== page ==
Now that winter is no longer coming and is in fact here, I thought I should do the reasonable thing and buy a new BBQ. As you may remember I am in the middle of building a new home, with finances managed by a particularly stingy efficient Home Capex Committee. A BBQ was surprisingly (at least, to me) not on the list of requirements I had apparently signed off on some time ago. And the Committee could find no capital for reactive research needs – even if it was for this week’s blog.

And so I followed the age old corporate practice and raided contingency’s contingency fund.

Turns out a Weber Q can really hurt. Feeling (a little) bad, I turned to the net in search of the lowest price. More issues… you see, Weber is a clever brand, and enough in demand to command a premium in the market. Not one of the major retailers had meaningful discounts – suggesting Weber’s cost price is uniformly high, and margins for traders slim all round… not dis-similar to Apple.

Remembering my own sage advice on perseverance I finally found a site with a discount. Only $50, good but not needle shifting, but enough for me to put my research piece into play.

You see, I’d noticed Mitre 10 promised never to be beaten on price, and if they were, to drop their price to 15% below the competitor. Mitre 10 were as good as their word, marking their (purchased for research purposes only…) $999 Weber down to a mere $806. A win for the consumer.

Or was it? Brand messages are a great thing – but would Mitre 10 be doing this if they weren’t making money? It took me a while to unravel it, but here’s what’s really going on:

  • The price promise got me in-store. Where I promptly bought a few accessories, plus some DIY stuff I’d promised to myself a while ago. Without the price promise I wouldn’t have been there for them to exploit.
  • Being a good communicator I shared my research findings with multiple mates. In short – I became a promoter for Mitre 10’s brand promise.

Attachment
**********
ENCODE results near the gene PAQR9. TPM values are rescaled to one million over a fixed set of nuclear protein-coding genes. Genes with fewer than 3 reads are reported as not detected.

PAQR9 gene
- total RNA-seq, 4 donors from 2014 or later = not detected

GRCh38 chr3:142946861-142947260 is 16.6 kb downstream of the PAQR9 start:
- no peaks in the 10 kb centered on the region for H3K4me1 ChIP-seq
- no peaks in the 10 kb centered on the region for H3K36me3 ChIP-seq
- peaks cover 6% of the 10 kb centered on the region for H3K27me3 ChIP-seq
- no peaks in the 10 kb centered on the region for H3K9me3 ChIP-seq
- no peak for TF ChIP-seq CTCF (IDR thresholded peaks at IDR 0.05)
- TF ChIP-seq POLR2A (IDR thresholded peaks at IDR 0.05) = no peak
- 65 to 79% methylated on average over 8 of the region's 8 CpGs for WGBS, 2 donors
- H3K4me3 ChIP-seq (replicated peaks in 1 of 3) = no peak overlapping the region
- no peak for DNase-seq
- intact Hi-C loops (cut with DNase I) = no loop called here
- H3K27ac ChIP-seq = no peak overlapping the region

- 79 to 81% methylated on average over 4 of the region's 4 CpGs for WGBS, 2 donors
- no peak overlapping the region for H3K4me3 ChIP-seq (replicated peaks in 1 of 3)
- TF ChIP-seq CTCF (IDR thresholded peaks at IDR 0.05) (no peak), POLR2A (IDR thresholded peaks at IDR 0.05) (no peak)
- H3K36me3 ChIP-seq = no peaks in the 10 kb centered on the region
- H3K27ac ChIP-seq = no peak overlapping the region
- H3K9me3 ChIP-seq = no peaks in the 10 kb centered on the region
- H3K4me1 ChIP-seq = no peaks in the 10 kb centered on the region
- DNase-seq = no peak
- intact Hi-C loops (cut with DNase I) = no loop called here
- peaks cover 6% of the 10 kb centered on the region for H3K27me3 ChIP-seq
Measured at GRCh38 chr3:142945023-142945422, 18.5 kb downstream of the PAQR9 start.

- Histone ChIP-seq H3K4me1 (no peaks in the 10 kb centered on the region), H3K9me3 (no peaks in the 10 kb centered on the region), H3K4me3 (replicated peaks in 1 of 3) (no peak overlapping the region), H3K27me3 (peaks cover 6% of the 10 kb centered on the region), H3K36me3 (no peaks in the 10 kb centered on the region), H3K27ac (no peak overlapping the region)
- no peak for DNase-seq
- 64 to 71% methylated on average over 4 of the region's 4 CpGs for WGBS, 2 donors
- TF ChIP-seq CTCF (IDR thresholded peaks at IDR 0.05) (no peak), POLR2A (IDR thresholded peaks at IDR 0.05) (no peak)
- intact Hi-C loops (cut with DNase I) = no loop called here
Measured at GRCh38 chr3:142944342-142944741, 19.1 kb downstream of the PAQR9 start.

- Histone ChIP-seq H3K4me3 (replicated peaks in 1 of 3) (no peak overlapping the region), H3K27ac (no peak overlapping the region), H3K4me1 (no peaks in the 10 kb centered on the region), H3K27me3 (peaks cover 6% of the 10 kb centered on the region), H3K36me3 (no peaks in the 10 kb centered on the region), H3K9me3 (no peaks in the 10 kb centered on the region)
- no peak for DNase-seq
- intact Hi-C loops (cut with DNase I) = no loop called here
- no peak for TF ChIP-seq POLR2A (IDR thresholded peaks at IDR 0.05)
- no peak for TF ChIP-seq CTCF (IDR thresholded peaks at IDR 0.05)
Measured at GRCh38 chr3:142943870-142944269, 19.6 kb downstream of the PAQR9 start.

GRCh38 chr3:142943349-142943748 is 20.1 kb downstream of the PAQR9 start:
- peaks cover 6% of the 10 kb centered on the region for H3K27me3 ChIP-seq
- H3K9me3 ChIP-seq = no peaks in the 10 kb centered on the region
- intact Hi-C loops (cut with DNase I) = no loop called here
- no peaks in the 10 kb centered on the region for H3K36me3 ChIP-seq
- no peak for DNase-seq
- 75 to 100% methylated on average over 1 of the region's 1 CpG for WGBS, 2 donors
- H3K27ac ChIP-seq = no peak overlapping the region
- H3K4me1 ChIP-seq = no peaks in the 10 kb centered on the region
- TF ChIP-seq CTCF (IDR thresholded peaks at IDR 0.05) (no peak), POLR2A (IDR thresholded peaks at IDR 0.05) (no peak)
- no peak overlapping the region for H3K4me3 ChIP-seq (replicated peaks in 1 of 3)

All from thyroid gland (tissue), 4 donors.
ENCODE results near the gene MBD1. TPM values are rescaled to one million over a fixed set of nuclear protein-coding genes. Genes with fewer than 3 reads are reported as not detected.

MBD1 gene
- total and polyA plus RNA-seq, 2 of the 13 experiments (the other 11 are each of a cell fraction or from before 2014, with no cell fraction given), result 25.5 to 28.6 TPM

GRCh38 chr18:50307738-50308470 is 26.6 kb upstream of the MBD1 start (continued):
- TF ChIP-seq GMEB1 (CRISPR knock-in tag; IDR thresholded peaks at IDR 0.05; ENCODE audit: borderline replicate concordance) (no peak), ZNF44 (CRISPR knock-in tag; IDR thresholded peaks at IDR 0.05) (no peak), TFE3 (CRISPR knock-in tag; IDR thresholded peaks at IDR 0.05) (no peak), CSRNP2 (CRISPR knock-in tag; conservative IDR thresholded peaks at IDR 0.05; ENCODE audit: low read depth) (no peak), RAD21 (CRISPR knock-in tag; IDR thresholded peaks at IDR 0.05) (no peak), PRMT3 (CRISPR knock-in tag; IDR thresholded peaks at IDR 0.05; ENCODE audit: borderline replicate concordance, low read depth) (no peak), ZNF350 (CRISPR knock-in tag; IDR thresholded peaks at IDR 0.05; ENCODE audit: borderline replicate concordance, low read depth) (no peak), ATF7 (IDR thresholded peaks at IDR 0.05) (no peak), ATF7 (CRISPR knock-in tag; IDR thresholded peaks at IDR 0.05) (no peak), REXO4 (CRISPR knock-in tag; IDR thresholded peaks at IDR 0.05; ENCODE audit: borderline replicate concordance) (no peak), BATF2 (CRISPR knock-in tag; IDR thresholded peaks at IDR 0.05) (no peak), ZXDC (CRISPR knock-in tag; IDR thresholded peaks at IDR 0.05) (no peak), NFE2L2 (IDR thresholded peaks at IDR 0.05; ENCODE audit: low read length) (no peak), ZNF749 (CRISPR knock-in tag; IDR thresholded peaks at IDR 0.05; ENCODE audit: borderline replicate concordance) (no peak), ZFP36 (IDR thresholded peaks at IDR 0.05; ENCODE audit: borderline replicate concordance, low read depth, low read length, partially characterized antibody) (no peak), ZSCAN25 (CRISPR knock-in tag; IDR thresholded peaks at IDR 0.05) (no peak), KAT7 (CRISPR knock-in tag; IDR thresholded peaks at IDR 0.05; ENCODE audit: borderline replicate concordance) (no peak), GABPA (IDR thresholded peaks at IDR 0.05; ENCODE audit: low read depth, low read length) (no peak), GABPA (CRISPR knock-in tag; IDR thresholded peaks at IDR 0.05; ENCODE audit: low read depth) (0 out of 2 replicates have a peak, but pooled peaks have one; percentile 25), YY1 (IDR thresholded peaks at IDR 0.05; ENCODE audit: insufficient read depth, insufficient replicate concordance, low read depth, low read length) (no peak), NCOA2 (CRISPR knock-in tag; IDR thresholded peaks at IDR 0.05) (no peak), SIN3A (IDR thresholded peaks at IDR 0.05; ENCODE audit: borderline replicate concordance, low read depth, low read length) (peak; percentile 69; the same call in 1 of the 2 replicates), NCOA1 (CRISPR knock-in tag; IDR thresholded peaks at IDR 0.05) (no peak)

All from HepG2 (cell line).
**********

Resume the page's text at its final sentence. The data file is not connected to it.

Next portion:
• The promise creates a subconscious concept for you of Mitre 10 as the cheapest… which it isn’ It is only the cheapest on an item if you can be arsed to do the work and find it lower elsewhere. You aren’t going to do that for smaller items, looping us right back to our old friend “value = benefits – costs”. On small items that just doesn’t stack up, and yet there you are, still subconsciously assuming Mitre 10 is cheap.

So, what exactly is a brand promise? This is a pretty good start, from the godfather of marketing, Philip Kotler:

A brand promise is the marketer’s vision of what the brand must be and do for consumers”

An eloquent definition, but one that needs more definition. Here’s three more elements that go towards defining a brand promise – with some thoughts on how Mitre 10 fared:

  • It must convey a compelling benefit Tick were never knowingly beaten on price. In fact, were so confident, well even beat any lower price by 15%.         
  • It must be authentic & credible Tick everything about Mitre10 is authentic.. DYI is in the DNA, New Zealand owned, and with a price promise. At no point did I even consider they wouldnt honour that.
  • It must be kept, every time Tick Mitre 10 has this process down pat. They called the competitor, confirmed the price, and bingo – I was done. This was seamless and business as usual for the staff.

Some questions to ponder:

  • What is your business brand promise – how does is it stack against the three elements?
  • What about your personal professional brand promise – how do you stack up?
  • Who can help me perfect a medium rare on a Weber…?? Can I trust this chart? And how come one of the best resources I can find for something as classically Kiwi as a BBQ comes from Australia??? Should I use science (a thermometer ) or art (pressure test)?


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